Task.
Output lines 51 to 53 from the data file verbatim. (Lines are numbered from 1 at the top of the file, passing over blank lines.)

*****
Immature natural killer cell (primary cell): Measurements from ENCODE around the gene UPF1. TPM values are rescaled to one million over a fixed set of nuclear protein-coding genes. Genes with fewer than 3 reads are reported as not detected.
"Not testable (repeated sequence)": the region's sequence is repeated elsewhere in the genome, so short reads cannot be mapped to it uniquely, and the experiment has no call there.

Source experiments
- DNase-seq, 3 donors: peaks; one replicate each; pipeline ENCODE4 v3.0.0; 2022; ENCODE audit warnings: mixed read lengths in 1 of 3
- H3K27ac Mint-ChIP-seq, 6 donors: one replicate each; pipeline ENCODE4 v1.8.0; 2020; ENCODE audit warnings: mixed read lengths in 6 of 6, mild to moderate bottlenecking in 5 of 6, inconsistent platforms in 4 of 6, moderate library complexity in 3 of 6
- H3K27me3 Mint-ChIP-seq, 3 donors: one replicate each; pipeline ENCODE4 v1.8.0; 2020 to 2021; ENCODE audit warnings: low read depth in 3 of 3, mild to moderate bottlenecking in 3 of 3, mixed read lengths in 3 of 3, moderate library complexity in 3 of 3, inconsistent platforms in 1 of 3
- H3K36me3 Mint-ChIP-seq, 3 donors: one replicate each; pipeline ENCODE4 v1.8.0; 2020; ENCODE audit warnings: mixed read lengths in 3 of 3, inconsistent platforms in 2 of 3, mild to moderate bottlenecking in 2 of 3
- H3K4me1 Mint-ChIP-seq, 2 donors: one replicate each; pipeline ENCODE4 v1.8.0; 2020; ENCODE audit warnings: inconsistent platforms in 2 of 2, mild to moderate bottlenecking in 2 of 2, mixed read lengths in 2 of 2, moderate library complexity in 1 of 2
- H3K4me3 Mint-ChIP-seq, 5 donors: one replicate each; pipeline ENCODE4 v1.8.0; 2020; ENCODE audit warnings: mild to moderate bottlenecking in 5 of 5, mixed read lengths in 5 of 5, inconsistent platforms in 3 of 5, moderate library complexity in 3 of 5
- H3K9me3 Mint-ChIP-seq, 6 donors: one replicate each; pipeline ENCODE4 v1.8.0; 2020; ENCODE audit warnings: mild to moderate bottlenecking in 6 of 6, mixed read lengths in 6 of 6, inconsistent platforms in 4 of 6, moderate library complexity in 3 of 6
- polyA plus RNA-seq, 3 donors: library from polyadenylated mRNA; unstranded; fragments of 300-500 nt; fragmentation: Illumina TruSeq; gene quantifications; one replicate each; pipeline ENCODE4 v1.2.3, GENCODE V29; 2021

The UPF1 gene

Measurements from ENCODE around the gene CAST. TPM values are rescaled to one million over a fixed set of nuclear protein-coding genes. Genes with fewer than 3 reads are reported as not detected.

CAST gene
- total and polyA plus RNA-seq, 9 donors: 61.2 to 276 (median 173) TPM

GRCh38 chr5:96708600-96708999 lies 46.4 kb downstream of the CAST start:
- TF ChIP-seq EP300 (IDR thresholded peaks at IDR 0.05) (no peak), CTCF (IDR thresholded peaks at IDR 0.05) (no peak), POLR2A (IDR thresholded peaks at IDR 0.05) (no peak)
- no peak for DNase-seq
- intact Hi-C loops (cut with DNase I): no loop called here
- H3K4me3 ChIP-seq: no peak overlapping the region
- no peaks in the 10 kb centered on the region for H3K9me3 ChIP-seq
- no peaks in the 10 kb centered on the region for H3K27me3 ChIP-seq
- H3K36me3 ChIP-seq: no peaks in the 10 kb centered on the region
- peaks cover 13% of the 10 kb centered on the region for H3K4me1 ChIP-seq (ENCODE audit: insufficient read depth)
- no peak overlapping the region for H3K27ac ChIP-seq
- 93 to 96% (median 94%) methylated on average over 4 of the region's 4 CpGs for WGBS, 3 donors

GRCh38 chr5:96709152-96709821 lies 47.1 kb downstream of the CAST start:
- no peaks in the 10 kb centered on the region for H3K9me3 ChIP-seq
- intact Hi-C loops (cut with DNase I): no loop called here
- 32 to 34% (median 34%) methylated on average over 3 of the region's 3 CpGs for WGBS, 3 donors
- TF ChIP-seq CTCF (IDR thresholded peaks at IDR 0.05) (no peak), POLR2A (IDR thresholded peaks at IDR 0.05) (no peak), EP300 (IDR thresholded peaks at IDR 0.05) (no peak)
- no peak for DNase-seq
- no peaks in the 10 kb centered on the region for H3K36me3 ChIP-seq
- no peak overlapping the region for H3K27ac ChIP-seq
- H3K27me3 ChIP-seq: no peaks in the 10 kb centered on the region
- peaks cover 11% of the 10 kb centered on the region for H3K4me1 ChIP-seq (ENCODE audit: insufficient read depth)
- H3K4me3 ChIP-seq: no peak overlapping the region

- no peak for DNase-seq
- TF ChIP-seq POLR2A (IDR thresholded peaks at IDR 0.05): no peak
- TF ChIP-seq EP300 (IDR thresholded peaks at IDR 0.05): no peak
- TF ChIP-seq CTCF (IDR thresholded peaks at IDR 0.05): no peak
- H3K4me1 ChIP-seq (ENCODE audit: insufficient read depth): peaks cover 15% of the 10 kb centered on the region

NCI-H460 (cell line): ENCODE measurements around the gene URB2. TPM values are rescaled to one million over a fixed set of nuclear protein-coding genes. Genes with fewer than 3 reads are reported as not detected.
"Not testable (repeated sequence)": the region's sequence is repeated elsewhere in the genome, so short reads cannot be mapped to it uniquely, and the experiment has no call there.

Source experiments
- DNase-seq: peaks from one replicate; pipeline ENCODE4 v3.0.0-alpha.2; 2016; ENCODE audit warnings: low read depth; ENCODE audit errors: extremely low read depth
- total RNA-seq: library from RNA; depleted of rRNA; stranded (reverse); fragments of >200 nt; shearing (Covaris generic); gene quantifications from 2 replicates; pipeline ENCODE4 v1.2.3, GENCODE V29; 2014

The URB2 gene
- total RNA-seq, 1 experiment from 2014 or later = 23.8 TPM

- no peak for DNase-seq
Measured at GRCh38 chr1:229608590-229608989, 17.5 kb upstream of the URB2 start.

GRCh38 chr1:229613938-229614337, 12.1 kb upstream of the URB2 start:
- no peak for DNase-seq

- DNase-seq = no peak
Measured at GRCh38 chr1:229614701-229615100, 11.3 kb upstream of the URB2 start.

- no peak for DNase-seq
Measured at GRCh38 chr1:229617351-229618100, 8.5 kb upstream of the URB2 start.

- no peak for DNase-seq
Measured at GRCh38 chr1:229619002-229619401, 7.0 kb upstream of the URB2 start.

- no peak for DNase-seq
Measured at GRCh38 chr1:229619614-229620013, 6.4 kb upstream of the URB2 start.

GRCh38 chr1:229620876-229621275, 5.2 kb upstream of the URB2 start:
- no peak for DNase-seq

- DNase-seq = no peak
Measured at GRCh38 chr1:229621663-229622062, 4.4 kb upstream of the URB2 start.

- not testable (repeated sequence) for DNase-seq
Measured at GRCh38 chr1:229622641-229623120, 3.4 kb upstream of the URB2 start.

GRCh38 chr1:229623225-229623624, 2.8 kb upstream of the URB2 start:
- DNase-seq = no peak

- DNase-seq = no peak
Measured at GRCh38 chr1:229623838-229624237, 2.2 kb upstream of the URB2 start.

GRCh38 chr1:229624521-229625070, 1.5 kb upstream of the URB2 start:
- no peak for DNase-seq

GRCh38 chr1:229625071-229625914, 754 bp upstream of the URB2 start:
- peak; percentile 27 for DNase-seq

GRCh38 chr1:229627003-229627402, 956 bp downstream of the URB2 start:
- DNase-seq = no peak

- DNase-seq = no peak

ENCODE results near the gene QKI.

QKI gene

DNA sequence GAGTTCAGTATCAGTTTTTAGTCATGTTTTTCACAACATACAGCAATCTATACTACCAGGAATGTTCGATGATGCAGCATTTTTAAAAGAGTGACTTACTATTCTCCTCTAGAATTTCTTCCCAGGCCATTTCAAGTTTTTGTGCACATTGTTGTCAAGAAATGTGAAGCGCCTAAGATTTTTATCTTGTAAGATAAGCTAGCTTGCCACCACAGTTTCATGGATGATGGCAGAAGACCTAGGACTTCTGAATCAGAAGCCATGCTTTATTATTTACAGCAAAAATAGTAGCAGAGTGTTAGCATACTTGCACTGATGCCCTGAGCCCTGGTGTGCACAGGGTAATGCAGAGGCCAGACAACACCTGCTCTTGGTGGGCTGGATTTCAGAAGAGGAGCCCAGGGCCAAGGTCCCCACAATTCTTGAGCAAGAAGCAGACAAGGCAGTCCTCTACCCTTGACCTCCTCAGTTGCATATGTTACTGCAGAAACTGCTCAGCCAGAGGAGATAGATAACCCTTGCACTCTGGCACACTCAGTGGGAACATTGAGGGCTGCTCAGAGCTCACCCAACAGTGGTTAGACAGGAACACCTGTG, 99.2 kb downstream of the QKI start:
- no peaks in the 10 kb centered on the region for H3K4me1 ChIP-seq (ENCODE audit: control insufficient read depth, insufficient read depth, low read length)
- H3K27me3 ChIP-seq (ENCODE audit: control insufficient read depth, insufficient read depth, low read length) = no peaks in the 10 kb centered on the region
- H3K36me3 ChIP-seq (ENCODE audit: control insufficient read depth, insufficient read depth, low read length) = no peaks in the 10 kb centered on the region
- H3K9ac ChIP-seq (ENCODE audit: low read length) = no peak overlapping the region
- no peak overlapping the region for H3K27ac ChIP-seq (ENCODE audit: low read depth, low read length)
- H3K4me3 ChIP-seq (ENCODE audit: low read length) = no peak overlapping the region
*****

Measured at GRCh38 chr1:229608590-229608989, 17.5 kb upstream of the URB2 start.

GRCh38 chr1:229613938-229614337, 12.1 kb upstream of the URB2 start:
- no peak for DNase-seq